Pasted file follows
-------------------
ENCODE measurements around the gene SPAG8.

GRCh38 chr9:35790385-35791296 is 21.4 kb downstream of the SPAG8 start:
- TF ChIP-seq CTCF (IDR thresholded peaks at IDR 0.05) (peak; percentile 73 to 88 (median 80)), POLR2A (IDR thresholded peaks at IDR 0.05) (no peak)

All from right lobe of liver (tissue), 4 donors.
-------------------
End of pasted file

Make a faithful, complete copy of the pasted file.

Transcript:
ENCODE measurements around the gene SPAG8.

GRCh38 chr9:35790385-35791296 is 21.4 kb downstream of the SPAG8 start:
- TF ChIP-seq CTCF (IDR thresholded peaks at IDR 0.05) (peak; percentile 73 to 88 (median 80)), POLR2A (IDR thresholded peaks at IDR 0.05) (no peak)

All from right lobe of liver (tissue), 4 donors.